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James, M. (1965). A Cure of Delinquents. The Treatment of Maladjustment: By Robert W. Shields. (London: Heinemann. Pp. 188. 21s.). Int. J. Psycho-Anal., 46:270-275.

(1965). International Journal of Psycho-Analysis, 46:270-275

A Cure of Delinquents. The Treatment of Maladjustment: By Robert W. Shields. (London: Heinemann. Pp. 188. 21s.)

Review by:
Martin James

This is a clinical work exploring a new aspect of an old theme: that of the place of regression in institutional psychotherapy. We know this theme in education as the choice between structure and discipline on the one hand and regression and 'do as you please' on the other, but by discussing regression in relation to psychotherapeutic technique Shields throws light also on a wider field: that of the theory of the school and of education; of child care generally; of family life, and last but not least psycho-analysis itself.

The school he describes was run for ten years by the L.C.C. In it Dr Shields was the psychotherapist, while a family setting was provided by a resident head and his wife and by house parents. They, like the teachers, had an ego-supportive role in that they tempered their instruction with understanding. Education was thus not 'mere' instruction but included a wider concern for the personality of the children. By all these means the set-up offered a version of a family setting which permitted the kind of regression, and more, that an ordinary family provides normally for its members as well as psycho-analytic psychotherapy. This, like the school set-up, also struck an unusual balance between symptom tolerance and structure, as is shown by the fact that the school was deliberately sited among the boys' homes, so that both running away and return were rather gestures than a disciplinary problem.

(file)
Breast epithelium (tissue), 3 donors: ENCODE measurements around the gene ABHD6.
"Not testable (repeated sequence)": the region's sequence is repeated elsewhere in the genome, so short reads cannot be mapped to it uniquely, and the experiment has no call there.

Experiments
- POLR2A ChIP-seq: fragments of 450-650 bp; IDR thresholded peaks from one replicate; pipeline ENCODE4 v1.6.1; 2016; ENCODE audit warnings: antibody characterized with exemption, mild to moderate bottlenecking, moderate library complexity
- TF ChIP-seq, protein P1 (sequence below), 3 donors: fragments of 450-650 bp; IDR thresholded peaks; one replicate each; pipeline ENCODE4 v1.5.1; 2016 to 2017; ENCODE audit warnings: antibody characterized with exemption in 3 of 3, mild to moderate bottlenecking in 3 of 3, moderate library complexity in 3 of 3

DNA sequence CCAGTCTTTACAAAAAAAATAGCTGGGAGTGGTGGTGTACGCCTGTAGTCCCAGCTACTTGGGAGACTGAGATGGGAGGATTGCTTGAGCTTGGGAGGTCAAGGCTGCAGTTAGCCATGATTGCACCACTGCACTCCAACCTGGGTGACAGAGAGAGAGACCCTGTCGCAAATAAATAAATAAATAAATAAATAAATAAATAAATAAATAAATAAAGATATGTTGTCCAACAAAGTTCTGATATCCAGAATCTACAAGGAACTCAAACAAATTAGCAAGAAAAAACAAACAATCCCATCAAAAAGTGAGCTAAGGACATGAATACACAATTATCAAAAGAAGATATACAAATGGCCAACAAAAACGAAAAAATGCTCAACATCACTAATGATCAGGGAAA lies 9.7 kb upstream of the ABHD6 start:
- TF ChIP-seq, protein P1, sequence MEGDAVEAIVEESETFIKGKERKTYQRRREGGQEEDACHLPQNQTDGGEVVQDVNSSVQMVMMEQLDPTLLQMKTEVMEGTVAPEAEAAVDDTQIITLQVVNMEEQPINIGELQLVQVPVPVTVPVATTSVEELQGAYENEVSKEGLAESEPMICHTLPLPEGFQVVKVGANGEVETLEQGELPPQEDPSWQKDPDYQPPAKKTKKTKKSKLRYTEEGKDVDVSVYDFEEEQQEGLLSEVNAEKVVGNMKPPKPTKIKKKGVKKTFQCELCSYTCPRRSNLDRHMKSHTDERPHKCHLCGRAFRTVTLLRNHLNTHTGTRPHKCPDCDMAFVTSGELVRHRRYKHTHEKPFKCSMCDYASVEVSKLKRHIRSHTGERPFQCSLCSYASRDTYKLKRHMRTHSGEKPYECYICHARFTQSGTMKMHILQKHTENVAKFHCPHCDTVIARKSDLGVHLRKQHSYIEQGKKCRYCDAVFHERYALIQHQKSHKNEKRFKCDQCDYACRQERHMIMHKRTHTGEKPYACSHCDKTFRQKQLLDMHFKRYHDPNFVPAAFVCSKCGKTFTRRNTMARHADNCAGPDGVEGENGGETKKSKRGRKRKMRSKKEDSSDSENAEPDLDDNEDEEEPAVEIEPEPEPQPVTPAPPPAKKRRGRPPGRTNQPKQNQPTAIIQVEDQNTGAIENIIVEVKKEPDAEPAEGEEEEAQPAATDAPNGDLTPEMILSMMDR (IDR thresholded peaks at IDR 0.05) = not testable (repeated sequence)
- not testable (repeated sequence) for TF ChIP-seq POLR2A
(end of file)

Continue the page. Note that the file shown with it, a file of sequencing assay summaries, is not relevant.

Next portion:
The theory which motivated both this therapeutic environment and the psychotherapy was derived from Winnicott's conception of 'The Anti-Social Tendency' (1956).

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